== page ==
June 10 2011 at 1:13 PM Report abuse rate up rate down Reply
2 replies to keephatin16's comment
cindi

Well moving a whole house of stuff across the country isn't easy, after getting burned by United Van Lines moving from NY-MS we decided to rent our own truck to move back a year later, we rented the biggest truck we could legally drive and had to leave stuff behind that we couldn't fit. Driving a very large truck especially into a city isnt easy for most people. It's one thing is you don't have alot of things and if you are moving locally.

June 10 2011 at 2:03 PM Report abuse rate up rate down Reply
1 reply to cindi's comment
Stevethemover

Cindi,
I work for one of the top rated United Van Lines agent's located in Michigan. I'm concerned to read that you were burned by one of my fellow agents. Can you be more specific about your experience and what happened? Most United agents take great steps to care for their customers.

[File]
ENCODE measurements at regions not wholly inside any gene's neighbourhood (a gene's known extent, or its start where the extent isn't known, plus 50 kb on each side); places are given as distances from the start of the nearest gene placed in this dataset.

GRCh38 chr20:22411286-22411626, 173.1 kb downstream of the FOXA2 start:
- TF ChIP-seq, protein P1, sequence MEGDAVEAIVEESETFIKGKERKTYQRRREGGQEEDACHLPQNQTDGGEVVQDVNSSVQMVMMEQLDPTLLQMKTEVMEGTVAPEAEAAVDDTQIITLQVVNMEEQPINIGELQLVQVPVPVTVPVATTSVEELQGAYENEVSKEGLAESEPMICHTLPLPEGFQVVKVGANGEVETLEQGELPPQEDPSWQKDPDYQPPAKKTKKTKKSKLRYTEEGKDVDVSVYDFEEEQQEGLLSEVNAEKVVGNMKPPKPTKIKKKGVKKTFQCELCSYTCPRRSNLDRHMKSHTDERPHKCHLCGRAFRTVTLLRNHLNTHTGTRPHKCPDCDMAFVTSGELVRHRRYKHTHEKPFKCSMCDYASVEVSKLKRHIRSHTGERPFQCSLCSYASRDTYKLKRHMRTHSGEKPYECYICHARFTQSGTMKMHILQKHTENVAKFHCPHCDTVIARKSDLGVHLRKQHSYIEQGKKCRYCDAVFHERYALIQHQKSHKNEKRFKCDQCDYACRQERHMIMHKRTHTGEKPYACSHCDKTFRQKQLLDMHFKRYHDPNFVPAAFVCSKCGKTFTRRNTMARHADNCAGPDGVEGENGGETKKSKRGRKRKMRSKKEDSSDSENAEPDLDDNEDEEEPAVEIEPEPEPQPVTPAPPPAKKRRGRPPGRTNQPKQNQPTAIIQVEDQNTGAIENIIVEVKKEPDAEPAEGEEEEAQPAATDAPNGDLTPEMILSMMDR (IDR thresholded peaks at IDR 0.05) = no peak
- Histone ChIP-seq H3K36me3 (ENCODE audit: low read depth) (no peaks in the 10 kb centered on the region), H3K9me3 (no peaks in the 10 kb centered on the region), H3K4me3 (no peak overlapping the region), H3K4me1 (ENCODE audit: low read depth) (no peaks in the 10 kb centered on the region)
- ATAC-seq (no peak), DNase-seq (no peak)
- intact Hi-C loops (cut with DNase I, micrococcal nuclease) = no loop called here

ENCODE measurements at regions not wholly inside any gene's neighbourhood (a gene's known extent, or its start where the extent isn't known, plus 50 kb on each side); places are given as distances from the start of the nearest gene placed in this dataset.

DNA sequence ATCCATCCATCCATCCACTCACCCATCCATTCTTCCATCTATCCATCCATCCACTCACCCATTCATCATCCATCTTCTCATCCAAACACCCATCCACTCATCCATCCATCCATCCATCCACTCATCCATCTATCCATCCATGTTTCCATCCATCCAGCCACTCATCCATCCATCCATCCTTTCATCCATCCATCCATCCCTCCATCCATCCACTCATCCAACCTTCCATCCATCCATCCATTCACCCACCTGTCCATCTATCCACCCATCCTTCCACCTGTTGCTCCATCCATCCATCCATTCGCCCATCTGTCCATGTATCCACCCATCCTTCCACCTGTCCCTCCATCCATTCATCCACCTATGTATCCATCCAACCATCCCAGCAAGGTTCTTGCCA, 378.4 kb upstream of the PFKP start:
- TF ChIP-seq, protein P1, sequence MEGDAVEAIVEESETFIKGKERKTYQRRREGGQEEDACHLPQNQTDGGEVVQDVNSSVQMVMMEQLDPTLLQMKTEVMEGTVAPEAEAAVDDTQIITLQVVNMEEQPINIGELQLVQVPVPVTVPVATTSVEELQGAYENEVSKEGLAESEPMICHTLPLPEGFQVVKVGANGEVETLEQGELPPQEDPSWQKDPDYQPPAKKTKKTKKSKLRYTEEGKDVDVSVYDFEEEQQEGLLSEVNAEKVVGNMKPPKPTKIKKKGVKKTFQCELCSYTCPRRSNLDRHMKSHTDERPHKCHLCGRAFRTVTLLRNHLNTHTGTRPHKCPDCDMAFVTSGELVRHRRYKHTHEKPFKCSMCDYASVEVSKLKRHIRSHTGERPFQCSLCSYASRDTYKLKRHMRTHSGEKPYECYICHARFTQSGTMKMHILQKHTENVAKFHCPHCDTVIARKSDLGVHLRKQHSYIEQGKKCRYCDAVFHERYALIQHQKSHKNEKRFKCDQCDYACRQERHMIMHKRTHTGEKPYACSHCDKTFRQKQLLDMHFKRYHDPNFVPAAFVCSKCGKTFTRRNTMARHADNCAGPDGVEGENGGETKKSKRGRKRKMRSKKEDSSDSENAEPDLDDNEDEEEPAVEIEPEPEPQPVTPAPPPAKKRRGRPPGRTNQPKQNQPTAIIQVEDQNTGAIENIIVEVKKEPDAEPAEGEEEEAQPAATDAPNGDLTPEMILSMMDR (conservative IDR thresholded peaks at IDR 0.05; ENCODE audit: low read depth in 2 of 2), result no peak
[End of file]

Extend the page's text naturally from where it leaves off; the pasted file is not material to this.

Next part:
Thank you in advance for your reply,
Steve

June 10 2011 at 5:02 PM Report abuse rate up rate down
rdins4

So you move your couches and desks and bed? I highly doubt it, sounds like your "hard work" is more about having others do it for you.

June 19 2011 at 2:09 AM Report abuse rate up rate down Reply
stevefacefinder

In my experience all movers are con men. I predicted a F**k Story for my daughter moving from Florida (by herself) and sure enough it came true. Not enough room, too much weight, too many pieces, yadda yadda and yadda. Movers, car repairmen, roofers and tele-marketers should have their own union and then branch out into private prisons so they could send themselves there.

June 10 2011 at 1:11 PM Report abuse +1 rate up rate down Reply